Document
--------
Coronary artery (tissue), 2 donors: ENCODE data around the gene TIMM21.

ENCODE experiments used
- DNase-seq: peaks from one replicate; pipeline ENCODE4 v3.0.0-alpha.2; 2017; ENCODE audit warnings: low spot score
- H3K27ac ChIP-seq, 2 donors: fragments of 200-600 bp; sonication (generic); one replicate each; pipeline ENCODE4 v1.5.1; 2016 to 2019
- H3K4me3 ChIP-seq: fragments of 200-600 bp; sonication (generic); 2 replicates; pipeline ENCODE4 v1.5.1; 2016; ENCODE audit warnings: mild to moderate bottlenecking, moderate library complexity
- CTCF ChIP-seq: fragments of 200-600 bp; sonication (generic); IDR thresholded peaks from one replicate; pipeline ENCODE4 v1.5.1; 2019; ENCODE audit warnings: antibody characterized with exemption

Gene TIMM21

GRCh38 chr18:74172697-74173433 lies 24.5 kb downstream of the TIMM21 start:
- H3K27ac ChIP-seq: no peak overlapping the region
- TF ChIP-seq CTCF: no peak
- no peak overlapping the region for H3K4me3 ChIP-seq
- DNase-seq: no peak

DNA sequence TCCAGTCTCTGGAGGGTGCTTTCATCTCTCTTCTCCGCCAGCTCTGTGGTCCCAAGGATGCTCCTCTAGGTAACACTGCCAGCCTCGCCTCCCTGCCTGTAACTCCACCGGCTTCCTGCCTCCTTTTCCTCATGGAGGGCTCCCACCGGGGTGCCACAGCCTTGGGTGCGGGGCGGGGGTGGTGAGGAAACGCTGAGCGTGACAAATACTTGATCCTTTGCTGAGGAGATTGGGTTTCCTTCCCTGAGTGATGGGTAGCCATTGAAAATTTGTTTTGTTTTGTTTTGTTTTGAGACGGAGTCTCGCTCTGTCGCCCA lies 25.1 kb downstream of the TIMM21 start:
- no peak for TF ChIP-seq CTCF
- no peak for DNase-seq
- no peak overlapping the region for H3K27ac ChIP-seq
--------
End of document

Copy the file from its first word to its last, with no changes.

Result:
Coronary artery (tissue), 2 donors: ENCODE data around the gene TIMM21.

ENCODE experiments used
- DNase-seq: peaks from one replicate; pipeline ENCODE4 v3.0.0-alpha.2; 2017; ENCODE audit warnings: low spot score
- H3K27ac ChIP-seq, 2 donors: fragments of 200-600 bp; sonication (generic); one replicate each; pipeline ENCODE4 v1.5.1; 2016 to 2019
- H3K4me3 ChIP-seq: fragments of 200-600 bp; sonication (generic); 2 replicates; pipeline ENCODE4 v1.5.1; 2016; ENCODE audit warnings: mild to moderate bottlenecking, moderate library complexity
- CTCF ChIP-seq: fragments of 200-600 bp; sonication (generic); IDR thresholded peaks from one replicate; pipeline ENCODE4 v1.5.1; 2019; ENCODE audit warnings: antibody characterized with exemption

Gene TIMM21

GRCh38 chr18:74172697-74173433 lies 24.5 kb downstream of the TIMM21 start:
- H3K27ac ChIP-seq: no peak overlapping the region
- TF ChIP-seq CTCF: no peak
- no peak overlapping the region for H3K4me3 ChIP-seq
- DNase-seq: no peak

DNA sequence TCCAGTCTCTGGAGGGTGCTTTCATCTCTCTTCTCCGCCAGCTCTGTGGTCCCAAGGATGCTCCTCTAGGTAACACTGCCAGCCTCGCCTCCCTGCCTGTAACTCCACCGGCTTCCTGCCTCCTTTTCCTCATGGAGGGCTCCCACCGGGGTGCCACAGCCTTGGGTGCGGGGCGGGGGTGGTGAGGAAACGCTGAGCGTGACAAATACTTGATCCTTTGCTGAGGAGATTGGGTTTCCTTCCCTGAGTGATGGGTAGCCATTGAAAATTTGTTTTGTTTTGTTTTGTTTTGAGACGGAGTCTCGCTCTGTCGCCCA lies 25.1 kb downstream of the TIMM21 start:
- no peak for TF ChIP-seq CTCF
- no peak for DNase-seq
- no peak overlapping the region for H3K27ac ChIP-seq